On July 9 the world's newest country was born: The Republic of South Sudan formally declared its independence from the Republic of Sudan after decades of civil war and millions of lost lives. The largely Christian south voted overwhelmingly in January to separate from the officially Islamic north. The Khartoum-based government in the north had waged relentless war against South Sudan until a peace agreement in 2005. Southerners longed for a formal break.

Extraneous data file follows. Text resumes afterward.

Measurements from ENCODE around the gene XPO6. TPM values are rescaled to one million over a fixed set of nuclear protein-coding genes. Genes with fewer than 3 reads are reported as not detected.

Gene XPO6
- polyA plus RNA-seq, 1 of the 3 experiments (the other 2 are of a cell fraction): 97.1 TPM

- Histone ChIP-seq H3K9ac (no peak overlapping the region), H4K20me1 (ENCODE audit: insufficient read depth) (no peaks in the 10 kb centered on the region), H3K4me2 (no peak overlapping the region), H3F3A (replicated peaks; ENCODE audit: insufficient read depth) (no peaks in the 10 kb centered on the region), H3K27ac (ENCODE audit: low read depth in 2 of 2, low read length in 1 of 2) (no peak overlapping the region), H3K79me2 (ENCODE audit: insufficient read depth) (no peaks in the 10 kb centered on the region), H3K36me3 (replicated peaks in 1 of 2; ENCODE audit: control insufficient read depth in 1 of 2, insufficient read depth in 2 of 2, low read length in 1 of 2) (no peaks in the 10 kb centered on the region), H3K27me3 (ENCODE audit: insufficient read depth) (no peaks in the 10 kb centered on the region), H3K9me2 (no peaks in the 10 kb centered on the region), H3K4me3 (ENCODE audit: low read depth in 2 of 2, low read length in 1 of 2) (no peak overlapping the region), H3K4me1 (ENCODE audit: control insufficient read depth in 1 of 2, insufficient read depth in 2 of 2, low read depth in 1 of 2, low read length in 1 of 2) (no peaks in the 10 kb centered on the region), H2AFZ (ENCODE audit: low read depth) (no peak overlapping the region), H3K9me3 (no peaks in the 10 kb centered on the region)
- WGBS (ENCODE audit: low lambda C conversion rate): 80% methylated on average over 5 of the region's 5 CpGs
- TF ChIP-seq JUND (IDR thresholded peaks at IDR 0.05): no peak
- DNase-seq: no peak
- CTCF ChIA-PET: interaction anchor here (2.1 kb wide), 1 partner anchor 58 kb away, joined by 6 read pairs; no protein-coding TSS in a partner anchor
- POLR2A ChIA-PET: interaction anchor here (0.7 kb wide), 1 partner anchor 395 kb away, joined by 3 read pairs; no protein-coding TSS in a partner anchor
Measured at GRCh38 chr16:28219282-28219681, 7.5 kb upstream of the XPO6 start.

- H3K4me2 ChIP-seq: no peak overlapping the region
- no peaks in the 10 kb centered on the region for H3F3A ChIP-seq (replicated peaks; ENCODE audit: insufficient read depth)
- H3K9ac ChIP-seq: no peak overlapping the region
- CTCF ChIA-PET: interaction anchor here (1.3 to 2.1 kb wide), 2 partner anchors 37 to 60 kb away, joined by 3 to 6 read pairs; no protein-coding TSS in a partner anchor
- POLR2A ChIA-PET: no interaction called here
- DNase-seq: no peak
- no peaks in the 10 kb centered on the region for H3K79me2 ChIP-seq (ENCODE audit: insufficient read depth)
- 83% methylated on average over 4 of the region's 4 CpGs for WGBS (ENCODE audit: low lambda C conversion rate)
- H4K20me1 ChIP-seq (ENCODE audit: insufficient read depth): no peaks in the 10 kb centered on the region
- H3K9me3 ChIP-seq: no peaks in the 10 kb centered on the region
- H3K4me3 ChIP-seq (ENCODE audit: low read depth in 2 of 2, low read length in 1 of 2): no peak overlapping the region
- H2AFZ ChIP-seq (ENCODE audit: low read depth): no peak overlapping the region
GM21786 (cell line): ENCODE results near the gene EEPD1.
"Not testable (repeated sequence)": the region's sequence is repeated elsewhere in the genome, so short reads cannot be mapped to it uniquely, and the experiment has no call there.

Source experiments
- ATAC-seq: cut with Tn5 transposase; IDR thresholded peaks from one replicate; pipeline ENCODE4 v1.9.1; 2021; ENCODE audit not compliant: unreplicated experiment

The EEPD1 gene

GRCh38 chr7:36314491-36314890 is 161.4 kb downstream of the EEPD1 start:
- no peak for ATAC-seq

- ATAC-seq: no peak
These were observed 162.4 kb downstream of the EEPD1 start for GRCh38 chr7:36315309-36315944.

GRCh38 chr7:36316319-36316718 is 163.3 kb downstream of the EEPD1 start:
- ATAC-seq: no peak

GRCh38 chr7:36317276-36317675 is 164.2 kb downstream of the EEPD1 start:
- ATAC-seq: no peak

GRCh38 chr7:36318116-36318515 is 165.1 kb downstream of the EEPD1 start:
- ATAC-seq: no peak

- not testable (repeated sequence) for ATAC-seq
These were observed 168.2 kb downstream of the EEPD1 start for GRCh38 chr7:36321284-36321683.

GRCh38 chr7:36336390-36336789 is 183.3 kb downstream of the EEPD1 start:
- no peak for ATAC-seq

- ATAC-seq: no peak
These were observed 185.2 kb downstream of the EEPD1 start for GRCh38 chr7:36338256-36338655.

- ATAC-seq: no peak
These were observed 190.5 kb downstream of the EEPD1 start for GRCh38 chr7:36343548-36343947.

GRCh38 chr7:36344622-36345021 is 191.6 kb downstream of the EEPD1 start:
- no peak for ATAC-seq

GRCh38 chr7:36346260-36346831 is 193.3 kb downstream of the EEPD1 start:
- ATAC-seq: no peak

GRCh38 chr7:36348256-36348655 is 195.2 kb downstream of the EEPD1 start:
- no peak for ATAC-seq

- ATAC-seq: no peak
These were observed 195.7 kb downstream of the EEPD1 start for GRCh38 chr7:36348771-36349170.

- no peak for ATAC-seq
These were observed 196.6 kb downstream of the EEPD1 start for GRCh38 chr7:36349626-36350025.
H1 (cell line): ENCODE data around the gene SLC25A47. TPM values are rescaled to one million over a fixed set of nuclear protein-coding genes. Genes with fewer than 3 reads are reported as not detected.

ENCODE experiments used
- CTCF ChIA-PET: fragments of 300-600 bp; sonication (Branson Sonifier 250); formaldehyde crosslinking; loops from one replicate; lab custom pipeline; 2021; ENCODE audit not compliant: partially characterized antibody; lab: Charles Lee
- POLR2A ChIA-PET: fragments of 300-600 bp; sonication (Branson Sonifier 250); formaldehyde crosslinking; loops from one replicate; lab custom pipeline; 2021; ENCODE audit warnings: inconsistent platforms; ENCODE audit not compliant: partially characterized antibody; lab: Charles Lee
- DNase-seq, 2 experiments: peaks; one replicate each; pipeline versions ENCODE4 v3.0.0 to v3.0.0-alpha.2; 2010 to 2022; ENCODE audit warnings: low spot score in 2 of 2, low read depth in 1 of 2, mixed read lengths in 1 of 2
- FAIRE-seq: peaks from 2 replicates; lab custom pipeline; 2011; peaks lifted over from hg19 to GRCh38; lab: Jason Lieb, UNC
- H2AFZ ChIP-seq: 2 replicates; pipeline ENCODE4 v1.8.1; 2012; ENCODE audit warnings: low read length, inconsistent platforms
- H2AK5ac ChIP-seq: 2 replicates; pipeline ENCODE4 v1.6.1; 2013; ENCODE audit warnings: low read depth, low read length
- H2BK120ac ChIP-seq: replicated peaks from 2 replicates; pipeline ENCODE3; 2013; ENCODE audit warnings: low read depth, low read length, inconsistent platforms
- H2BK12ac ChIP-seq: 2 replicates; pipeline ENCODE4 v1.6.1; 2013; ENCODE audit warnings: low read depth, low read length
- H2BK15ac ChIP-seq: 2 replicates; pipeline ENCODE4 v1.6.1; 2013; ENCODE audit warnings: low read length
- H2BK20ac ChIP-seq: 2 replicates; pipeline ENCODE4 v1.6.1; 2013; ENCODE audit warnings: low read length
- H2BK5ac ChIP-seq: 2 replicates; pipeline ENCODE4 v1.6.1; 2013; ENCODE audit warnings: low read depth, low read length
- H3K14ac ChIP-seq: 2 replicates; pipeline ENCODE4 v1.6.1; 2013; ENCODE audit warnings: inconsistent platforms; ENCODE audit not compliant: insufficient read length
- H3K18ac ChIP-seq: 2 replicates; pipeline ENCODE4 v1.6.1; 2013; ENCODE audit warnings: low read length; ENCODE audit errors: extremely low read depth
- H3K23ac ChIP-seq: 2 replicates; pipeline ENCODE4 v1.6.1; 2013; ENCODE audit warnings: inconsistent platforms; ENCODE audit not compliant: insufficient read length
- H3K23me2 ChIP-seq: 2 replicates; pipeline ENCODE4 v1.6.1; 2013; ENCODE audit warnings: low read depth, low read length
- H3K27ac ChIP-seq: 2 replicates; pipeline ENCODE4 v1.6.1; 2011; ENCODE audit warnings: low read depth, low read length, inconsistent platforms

But birth pains and war continued after the jubilant celebration: Conflicts erupted along the disputed (and oil-rich) border between the two countries. By November, an estimated 230,000 Sudanese had fled their homes in border areas, and satellite photos showed Sudanese military enhancing bases near the border after a plane dropped bombs on a refugee camp of 20,000 South Sudanese. After months of optimism, South Sudanese President Salva Kiir conceded the worst fear: a northern invasion that could mean a return to war.